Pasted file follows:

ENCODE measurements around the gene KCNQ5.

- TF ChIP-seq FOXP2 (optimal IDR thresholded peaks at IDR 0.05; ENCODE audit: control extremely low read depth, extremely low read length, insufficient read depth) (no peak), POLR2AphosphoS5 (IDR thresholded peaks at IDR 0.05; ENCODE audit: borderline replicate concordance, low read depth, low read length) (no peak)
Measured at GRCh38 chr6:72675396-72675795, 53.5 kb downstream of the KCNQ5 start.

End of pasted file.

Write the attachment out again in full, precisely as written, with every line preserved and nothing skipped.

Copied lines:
ENCODE measurements around the gene KCNQ5.

- TF ChIP-seq FOXP2 (optimal IDR thresholded peaks at IDR 0.05; ENCODE audit: control extremely low read depth, extremely low read length, insufficient read depth) (no peak), POLR2AphosphoS5 (IDR thresholded peaks at IDR 0.05; ENCODE audit: borderline replicate concordance, low read depth, low read length) (no peak)
Measured at GRCh38 chr6:72675396-72675795, 53.5 kb downstream of the KCNQ5 start.